Thousands flock to Pearl Harbor Shipyard career fair

Robert Fogel
Robert Fogel
Chris Brooks
Chris Brooks

By Ben Gutierrez - bio | email

HONOLULU (HawaiiNewsNow) - About 6,000 people attended a career fair for a chance at a job that is virtually guaranteed for life.

Those jobs are at the Pearl Harbor Naval Shipyard, the state's largest industrial employer. This year, there are openings for at least 100 apprentices and about 50 engineers.

The shipyard's mission is to repair and maintain U.S. Navy ships and submarines. It has a workforce of nearly 5,000.

"Once you're selected into the program, whether it's on the engineering side or in the trades, it becomes for most people, a job for life," said Robert Fogel, a production resources manager at the shipyard.

The thousands who want to join the shipyard workforce checked out displays and talked to other apprentices, workers and graduates at Honolulu Community College, which has been partnered with the shipyard in the four year work-study program. Individuals hired as apprentices are paid while they earn an associate's degree from HCC and also learn a trade on the job.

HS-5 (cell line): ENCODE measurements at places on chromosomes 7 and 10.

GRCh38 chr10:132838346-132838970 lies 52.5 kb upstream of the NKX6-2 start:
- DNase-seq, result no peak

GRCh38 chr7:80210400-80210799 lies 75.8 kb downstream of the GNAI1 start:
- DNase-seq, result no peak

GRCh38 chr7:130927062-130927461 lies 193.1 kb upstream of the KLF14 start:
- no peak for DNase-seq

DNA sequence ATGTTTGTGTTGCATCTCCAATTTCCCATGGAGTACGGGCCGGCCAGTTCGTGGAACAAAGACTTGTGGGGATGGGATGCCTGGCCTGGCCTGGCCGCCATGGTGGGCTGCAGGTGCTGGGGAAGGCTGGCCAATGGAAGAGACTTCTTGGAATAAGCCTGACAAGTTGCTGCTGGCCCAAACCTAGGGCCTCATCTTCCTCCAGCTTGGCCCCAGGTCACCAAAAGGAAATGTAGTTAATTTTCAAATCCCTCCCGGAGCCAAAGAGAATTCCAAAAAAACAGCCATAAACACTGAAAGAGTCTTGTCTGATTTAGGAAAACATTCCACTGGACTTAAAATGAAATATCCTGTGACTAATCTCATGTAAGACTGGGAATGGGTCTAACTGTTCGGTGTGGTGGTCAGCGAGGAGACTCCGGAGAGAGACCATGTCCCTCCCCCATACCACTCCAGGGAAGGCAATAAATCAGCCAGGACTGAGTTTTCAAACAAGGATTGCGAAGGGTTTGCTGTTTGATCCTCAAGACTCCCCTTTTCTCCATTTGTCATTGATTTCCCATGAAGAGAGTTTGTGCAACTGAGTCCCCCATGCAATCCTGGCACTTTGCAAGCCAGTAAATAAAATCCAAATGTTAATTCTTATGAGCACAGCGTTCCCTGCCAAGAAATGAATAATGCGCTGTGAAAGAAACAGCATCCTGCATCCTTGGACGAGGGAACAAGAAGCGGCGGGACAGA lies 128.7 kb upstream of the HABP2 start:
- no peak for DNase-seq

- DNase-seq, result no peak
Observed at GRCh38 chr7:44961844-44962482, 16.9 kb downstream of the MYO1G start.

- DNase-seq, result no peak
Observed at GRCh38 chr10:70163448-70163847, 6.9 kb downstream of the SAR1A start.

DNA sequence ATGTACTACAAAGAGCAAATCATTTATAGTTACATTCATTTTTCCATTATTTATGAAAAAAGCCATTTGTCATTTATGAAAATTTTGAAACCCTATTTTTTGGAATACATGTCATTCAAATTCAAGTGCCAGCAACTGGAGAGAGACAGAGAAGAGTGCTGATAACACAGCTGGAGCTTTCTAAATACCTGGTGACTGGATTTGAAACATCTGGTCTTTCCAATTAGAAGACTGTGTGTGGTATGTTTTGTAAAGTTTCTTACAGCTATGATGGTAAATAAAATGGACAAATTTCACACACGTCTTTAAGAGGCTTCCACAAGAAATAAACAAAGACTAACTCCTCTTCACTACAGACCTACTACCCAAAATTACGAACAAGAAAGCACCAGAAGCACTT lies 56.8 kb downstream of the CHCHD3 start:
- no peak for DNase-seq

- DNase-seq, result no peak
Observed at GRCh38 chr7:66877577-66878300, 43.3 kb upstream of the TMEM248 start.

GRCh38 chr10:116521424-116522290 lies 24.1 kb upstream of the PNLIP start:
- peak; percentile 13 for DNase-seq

Average starting pay is $19 per hour. Apprenticeship program graduates can earn $28 or more per hour.

"I figured, they're paying me to get on the job training and they're paying me to go to school," said Chris Brooks, a graduate who was accepted into the program in 2005. "And at the end of two years I get an applied trades degree, and at the end of four years I get a Department of Labor journeyman mechanic."

While there is a limited number of openings, more people are still needed. "Every year, we're always encouraging more people to come down and look at all the booths and see each trade and the kind of work you could potentially be doing until you retire," Brooks said.

And the openings may increase because a large number of baby boomer-age workers are nearing retirement.

"A lot of what we're doing is hiring for planned attrition," Fogel said. "That's going to occur within the next two to three years, so we're bringing on a lot of engineers, a lot of mechanics, to go fill those voids."

The tough economy is also guaranteeing that the shipyard will have work to do for quite some time.

"The U.S. Navy would like to build more ships, but the budgets, the way they are, we can't afford it," said Fogel, "so we maintain the ships we have, so there's more work for us."

Anyone who is skilled and lucky enough to be hired will begin their jobs in January 2012. Applications and more information are available online at

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